Audience Engagement
4 mins read

Is it time for every publisher to “pivot to podcasts”?

There’s not a lot of good news to highlight in the media industry right now. Within just the last week, we’ve seen major layoffs announced at BuzzFeed, Verizon Media Group, and Gannett. With VC money drying up and a looming global recession on the horizon, many within the journalism profession are bracing for the worst.

But if there’s been one bright spot within the publishing space recently, it’s been podcasts. There have been a number of high-profile successes for the medium. The Daily, a podcast run by The New York Times, is reportedly booking “eight figures” in annual revenue, has secured a number of radio syndication deals, and is even being spun off into a TV series.

The Ringer, according to The Wall Street Journal, generated $15 million in 2018 from podcasts, which were its largest revenue driver. And The Economist claimed that its podcast revenue increased by 50 percent between 2017 and 2018. “I am not saying that people should do podcasts instead of videos,” Tom Standage, head of digital strategy and deputy editor at The Economist, told Digiday. “I just think there is a viable ad model for podcasts, and I’m not convinced there is one for ad-based videos.”

You’ve probably noticed lately that it seems like every publisher is launching a podcast, with several national news organizations rolling out daily podcasts. If you’re one of those that have yet to debut an audio product, you might be wondering: is it time to “pivot to podcasts”?

Before you start shopping for microphones, it’s important to understand a few stats about the podcast market. First, the listening audience size, at least compared to other mediums, is relatively small. Research from Edison found that only about one in four — 26 percent — of American adults listen to at least one podcast a month. On the one hand, that’s still 68 million people, a sizable number, but that still means that 74 percent of your publication’s current audience won’t easily convert into listeners.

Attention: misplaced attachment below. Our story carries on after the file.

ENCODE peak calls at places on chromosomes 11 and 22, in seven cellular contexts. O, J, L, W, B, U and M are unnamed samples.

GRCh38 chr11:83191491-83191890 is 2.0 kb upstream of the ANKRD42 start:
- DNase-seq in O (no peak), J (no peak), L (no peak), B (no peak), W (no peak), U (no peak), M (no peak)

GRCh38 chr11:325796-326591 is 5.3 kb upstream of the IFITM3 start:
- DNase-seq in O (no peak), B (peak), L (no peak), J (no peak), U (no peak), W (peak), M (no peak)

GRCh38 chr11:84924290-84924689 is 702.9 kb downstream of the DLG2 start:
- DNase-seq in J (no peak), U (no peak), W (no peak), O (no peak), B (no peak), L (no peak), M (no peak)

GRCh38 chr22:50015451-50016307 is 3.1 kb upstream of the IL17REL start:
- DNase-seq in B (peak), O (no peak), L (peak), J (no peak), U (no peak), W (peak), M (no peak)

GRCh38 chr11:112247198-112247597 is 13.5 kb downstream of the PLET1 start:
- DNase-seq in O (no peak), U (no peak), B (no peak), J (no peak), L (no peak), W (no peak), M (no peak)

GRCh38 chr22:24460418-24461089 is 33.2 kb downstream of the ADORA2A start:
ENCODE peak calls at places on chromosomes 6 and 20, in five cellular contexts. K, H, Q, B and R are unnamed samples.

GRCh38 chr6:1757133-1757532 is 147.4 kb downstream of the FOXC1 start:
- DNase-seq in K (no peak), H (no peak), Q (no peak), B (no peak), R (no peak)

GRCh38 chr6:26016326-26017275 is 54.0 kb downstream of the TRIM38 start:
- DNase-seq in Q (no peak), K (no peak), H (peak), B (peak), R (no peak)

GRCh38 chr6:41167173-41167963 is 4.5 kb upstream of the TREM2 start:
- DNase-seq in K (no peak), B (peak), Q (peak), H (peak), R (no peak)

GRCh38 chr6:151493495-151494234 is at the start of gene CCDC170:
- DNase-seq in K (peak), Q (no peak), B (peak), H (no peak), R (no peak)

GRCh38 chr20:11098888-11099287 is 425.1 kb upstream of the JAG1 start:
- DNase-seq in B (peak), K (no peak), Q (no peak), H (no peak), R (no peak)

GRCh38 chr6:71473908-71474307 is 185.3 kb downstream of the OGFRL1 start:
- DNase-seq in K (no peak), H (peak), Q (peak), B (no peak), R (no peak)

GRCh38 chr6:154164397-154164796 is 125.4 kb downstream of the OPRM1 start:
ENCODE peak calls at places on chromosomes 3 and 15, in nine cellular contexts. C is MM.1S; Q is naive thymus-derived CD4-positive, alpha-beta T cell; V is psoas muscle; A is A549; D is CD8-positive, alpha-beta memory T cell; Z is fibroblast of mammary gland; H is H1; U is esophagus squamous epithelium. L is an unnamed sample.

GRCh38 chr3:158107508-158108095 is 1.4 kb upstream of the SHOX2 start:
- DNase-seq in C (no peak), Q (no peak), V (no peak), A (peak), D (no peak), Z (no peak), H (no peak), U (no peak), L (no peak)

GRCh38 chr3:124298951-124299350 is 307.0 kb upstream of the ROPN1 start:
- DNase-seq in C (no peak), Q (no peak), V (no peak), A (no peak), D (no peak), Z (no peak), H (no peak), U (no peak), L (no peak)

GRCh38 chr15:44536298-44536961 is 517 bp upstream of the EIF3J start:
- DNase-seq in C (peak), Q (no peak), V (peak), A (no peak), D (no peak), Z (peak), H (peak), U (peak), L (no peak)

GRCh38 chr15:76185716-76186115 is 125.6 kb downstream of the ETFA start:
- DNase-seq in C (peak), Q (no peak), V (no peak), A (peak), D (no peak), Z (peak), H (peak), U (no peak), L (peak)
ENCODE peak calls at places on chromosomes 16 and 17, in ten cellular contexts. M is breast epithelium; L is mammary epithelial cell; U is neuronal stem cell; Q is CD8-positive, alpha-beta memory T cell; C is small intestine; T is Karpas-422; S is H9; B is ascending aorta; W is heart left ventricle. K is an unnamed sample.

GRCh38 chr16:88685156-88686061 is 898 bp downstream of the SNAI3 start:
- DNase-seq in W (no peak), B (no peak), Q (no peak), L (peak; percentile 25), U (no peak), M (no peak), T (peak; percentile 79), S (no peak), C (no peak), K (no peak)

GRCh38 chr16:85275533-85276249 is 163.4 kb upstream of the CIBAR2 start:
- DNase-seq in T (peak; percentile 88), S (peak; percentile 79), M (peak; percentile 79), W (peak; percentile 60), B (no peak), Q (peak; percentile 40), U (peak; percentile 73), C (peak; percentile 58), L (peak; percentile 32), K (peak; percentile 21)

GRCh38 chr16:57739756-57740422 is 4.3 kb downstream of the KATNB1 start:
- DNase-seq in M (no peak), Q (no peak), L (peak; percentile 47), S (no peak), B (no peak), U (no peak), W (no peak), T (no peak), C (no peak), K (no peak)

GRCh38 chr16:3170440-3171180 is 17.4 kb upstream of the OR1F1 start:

Revenue for the industry is also low. Currently, podcasting only generates about $300 million in the U.S. and $650 million worldwide. Say what you will about the ill-fated “pivot to video,” but at least the digital video industry produces nearly $30 billion in ad revenue. For publishers, this means that many of the brands they work with will have little to no experience buying ads on podcasts, and convincing them it’s a worthwhile buy will be an uphill battle. To be fair, the podcast ad market is quickly growing; it’s consistently doubled year-over-year, and is expected to reach $1.6 billion by 2022.

The infamous “pivot to video” is roundly mocked today, but the potential revenue was always there for publishers. The problem was that many digital media companies underestimated how difficult it is to create video that users actually want to watch. They were tricked into thinking they knew what users wanted by Facebook’s analytics dashboard, which not only inflated view counts by measuring drive-by viewers, but also was overreporting how many people actually saw each video. Once Facebook fixed its analytics tools and took its foot off the gas for video, publishers faced the harsh realization that they actually had no idea how to build a loyal viewership.

Publishers face the same risk with podcasts. Building a sustained audience takes time and devotion, and those that dive in expecting an instant hit are bound to be disappointed. Though viral hits do exist in the podcast space, they’re fairly rare, and many shows take years to build up a large enough listenership to produce meaningful revenue.

That all being said, I do think that most publishers should experiment with podcasting. Unlike video, which requires expensive investments in equipment and staff, the barrier for entry is much lower for podcasts. Even a low-production show that involves two journalists discussing their beat can be entertaining, and some of the most popular podcasts on the iTunes charts fit this category.

While the revenue pie is still relatively small, it’s quickly growing. And, as I documented in my column about why so many publishers are launching daily podcasts, there are other benefits to producing a podcast. For one, it allows for passive consumption at times when your audience wouldn’t otherwise be able to engage with your content — when they’re commuting to work or completing household chores, for example. Second, podcasting, because it’s such an intimate medium, helps publishers engender audience loyalty. The Financial Times, for instance, leverages its free podcasts to help convert listeners into paying subscribers for its web content.

Podcasting probably won’t save your company, but the medium can help augment your offerings. And by getting in now, you’ll be launching your show in what most experts agree is still the early growth curve for the industry. Podcasts aren’t the silver bullet that will save digital media, but by now I hope most publishers have realized that no such silver bullet exists.

Simon Owens is a tech and media journalist living in Washington, DC. Follow him on Twitter, Facebook, or LinkedIn. Email him at simonowens@gmail.com. For a full bio, go here.

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